Outdoor enthusiasts will find a plethora of recreational activities to indulge in, such as hiking, mountain biking, motorcycling, and ATVing. The range also boasts several high-elevation trails leading to alpine lakes, making it an attractive destination for adventure seekers.
Wildlife lovers will revel in the area’s diverse fauna, which includes elk, black bears, and a variety of “Tier I” species such as flammulated owls, bald eagles, Townsend’s big-eared bats, grizzly bears, and Canada lynxes.
The picturesque mountain views and scenic drives make the Tobacco Root Mountains an irresistible draw for visitors seeking a memorable outdoor experience.
11. Lewis Range
The Lewis Range, a scenic wonderland, spans from Waterton Lakes National Park in Alberta, Canada, to Montana’s Glacier National Park and the Bob Marshall Wilderness Complex.
Here’s why you should add it to your bucket list:
- Unique Geological History – The Lewis Overthrust, an ancient geological event, created a tapestry of rugged peaks and mineral-rich formations.
- Pristine Mountain Ecosystems – Glacier National Park and the Bob Marshall Wilderness Complex are the crown jewels of the Lewis Range. These areas offer not only breathtaking views but also some of the most untouched ecosystems on the planet.
- Prominent Peaks – Mount Cleveland, the highest peak at 10,479 ft (3,194 m), is just the tip of the scenic iceberg. The range is a playground for mountaineers and nature lovers alike.
- Recreational Activities – With over 1,000 mi (1,609.34 km) of hiking trails, the Lewis Range is a hiker’s paradise. You can also try your hand at fishing, camping, or wildlife spotting.
- Continental Divide – As if the range needed another claim to fame, the Continental Divide runs through its uppermost sections, adding a touch of grandeur to the already awe-inspiring scenery.
The Lewis Range is a true marvel, offering a perfect blend of geological wonders, pristine ecosystems, prominent peaks, and ample opportunities for outdoor adventure. It’s a destination that’s worthy of every traveler’s bucket list.
Montana Mountain Scenery Final Thoughts
I’ve always been captivated by the diverse beauty of Montana’s scenic mountain ranges. The towering peaks of the Rocky Mountains, including Mount Elbert and Glacier National Park, the scenic Beartooths, and Granite Peak, each range offers a unique and mesmerizing landscape.
The Big Belt Mountains have a significant place in history, echoing a gold-laden past, while the Tobacco Roots and the Lewis Range offer historical and adventurous appeal.
Montana’s mountains are more than just geological formations; they are gateways to unforgettable adventures for outdoor enthusiasts.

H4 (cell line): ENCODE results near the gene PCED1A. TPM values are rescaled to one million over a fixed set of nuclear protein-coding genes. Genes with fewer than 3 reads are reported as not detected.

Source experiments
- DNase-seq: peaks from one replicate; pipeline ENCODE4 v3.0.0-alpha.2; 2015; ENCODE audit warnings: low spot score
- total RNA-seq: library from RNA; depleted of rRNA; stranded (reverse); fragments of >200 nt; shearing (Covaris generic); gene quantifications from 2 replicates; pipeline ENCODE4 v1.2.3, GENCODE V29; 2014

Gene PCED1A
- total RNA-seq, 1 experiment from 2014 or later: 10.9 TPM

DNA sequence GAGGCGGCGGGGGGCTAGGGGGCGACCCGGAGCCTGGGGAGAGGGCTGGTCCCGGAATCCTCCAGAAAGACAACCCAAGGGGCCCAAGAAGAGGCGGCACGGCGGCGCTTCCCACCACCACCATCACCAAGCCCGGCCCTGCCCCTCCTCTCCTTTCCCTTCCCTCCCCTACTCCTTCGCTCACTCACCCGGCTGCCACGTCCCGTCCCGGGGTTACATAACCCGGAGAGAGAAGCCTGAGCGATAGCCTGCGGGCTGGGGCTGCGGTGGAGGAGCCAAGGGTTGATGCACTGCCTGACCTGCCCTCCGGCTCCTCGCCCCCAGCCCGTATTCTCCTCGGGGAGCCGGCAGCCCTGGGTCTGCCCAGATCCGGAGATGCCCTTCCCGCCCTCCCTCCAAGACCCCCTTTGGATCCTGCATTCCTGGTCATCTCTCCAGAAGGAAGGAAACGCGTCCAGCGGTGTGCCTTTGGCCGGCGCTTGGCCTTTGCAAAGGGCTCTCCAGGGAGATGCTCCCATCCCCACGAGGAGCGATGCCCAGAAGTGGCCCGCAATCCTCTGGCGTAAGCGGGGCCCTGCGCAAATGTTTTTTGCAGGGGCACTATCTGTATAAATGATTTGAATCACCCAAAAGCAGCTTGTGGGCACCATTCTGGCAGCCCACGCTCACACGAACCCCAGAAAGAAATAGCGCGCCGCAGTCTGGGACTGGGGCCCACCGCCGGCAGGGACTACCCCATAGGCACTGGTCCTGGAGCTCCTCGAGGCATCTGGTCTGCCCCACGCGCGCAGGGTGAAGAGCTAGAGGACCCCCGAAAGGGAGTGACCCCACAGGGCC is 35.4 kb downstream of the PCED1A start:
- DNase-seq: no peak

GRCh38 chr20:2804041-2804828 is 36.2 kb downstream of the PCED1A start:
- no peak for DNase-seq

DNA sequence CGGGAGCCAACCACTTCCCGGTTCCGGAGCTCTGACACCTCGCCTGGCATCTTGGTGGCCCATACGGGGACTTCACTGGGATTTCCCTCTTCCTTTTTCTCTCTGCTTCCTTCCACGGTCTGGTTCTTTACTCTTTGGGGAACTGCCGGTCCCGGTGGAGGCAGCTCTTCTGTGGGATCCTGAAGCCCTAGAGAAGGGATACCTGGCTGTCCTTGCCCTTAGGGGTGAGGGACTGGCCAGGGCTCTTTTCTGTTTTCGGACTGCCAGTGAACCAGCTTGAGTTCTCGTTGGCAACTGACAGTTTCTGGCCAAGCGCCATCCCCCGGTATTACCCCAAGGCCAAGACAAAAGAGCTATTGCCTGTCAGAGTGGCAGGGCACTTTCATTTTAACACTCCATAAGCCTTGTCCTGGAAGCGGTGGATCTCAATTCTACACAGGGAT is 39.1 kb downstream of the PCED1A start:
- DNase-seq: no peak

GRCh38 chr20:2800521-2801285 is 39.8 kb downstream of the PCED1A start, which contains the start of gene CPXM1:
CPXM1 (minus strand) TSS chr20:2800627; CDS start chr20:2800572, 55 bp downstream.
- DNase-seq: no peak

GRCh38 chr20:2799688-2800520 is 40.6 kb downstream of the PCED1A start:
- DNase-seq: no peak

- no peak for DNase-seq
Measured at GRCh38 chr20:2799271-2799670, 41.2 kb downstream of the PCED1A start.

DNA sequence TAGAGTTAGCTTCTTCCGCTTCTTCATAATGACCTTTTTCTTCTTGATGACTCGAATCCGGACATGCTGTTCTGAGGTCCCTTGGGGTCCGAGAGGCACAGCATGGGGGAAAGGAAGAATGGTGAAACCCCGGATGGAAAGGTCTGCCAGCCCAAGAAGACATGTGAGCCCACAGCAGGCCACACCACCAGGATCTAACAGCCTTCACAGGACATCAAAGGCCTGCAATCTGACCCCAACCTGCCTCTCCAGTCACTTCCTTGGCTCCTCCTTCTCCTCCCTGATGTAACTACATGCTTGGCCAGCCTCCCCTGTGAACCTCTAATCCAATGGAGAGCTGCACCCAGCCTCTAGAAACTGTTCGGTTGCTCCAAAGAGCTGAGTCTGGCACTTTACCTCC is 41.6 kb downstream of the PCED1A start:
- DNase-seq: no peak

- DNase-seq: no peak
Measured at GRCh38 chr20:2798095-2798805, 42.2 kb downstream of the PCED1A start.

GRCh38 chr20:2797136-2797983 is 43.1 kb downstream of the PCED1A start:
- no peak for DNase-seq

Hiking, skiing, or seeking solace in nature’s embrace, these ranges offer an array of activities and experiences that are truly unparalleled. Montana’s beautiful mountain stunning scenery is a treasure waiting to be explored and cherished.
Montana Mountain Scenery FAQs
1. Where Is the Best Scenery in Montana?
Montana’s best scenery often lies within its mountainous regions. Glacier National Park showcases stunning vistas with its alpine lakes, glaciers, and towering peaks, while the Beartooth Highway offers breathtaking views of the Beartooth Mountains.
The serene landscapes of Yellowstone National Park, captivate visitors with its geysers, hot springs, and diverse wildlife, making these areas among the top spots for scenic beauty in Montana.
2. What Is the Most Mountainous Place in Montana?
Montana’s most mountainous regions are typically found in the western part of the state, primarily within the Rocky Mountains and its various sub-ranges.
Areas like Glacier National Park, the Beartooth Mountains near Yellowstone, and ranges such as the Bitterroots, Bridger, and Madison offer some of the most rugged and elevated terrains, making them among the most mountainous places in Montana.
3. Why Is Montana Famous?
Montana is renowned for its stunning natural landscapes, including Glacier National Park and Yellowstone, boasting geysers and diverse wildlife.
It’s also celebrated for its rich history, with tales of the Wild West, cowboy culture, and the preservation of Native American heritage, making it famous for its outdoor adventures and cultural significance.
4. What City in Montana Has Mountains?
Several cities in Montana are surrounded by or in proximity to mountain ranges. Bozeman, for instance, lies near the Bridger Range and the Gallatin Range, offering scenic views and outdoor activities like hiking and skiing.
Missoula is nestled amid the Bitterroot Mountains and the Sapphire Range, providing residents and visitors with access to stunning mountainous landscapes and recreational opportunities.